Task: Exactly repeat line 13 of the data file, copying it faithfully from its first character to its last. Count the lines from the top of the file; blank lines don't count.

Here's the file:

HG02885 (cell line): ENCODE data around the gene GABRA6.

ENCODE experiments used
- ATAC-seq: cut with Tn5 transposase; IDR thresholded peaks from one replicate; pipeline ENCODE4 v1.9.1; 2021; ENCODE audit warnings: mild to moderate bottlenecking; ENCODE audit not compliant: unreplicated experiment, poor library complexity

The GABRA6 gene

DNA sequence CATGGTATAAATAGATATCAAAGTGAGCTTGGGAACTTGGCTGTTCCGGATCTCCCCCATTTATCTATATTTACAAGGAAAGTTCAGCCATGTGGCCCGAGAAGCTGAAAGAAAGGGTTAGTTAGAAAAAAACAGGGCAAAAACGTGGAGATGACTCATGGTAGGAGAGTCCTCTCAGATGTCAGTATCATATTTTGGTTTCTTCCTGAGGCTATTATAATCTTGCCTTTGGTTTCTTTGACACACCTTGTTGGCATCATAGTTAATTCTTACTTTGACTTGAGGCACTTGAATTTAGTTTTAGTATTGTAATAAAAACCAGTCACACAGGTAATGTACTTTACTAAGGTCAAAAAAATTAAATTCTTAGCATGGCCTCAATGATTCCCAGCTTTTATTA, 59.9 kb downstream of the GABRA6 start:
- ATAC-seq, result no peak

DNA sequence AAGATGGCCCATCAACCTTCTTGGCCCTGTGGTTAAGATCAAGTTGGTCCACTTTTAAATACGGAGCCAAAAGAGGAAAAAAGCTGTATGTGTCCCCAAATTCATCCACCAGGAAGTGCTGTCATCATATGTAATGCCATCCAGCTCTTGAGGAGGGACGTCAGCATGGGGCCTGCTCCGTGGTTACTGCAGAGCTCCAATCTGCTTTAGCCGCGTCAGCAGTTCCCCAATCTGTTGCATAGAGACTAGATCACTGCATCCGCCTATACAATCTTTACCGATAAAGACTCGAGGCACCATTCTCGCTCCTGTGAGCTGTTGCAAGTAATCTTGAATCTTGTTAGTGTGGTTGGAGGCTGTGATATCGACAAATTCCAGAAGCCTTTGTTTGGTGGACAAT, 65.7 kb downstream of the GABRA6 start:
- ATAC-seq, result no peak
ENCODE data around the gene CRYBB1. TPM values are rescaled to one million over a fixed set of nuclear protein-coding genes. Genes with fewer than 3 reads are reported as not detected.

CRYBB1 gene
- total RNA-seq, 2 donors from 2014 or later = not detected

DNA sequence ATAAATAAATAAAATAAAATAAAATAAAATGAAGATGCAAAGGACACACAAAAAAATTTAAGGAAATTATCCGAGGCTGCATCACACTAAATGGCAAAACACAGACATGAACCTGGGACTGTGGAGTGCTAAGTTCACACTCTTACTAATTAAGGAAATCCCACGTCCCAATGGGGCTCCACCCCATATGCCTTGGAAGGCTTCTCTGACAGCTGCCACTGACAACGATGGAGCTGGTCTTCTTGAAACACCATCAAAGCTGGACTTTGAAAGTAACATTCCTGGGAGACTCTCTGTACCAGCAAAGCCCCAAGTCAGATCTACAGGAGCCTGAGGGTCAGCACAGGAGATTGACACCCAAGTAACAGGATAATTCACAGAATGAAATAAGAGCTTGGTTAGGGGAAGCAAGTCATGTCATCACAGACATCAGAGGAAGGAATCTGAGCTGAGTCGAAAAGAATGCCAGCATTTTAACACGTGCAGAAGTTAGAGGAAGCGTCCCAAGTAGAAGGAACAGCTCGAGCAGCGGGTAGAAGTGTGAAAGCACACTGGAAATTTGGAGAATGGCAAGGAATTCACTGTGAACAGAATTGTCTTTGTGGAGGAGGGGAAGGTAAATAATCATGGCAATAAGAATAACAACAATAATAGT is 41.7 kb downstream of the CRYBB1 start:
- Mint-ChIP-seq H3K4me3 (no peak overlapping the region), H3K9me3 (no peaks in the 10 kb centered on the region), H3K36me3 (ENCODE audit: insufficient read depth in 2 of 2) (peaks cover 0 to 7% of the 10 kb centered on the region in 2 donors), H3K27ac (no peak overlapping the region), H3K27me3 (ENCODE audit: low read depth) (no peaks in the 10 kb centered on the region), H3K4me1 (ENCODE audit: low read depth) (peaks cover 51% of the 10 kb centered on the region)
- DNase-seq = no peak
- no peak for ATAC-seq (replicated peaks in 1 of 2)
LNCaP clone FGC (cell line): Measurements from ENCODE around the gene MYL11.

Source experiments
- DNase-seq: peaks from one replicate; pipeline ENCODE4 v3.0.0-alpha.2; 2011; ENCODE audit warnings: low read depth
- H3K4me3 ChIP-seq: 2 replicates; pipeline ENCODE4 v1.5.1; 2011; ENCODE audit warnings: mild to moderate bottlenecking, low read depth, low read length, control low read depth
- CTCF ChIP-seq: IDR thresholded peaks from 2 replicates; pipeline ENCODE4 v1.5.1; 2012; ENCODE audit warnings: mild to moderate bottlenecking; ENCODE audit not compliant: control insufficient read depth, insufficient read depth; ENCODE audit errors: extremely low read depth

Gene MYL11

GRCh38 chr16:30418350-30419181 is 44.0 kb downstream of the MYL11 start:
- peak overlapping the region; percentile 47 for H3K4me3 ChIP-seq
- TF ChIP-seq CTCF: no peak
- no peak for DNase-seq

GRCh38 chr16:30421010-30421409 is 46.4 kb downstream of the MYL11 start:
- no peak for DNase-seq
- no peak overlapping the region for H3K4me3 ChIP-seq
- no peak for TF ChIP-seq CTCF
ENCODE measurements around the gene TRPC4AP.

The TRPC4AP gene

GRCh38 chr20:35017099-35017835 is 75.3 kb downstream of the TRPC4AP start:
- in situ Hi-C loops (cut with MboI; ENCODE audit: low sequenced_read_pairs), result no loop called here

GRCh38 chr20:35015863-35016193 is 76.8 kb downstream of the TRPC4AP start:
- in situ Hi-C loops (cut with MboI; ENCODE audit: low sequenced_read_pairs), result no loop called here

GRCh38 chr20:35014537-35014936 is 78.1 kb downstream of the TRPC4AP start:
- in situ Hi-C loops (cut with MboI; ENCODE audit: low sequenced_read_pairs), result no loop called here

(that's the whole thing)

- Mint-ChIP-seq H3K4me3 (no peak overlapping the region), H3K9me3 (no peaks in the 10 kb centered on the region), H3K36me3 (ENCODE audit: insufficient read depth in 2 of 2) (peaks cover 0 to 7% of the 10 kb centered on the region in 2 donors), H3K27ac (no peak overlapping the region), H3K27me3 (ENCODE audit: low read depth) (no peaks in the 10 kb centered on the region), H3K4me1 (ENCODE audit: low read depth) (peaks cover 51% of the 10 kb centered on the region)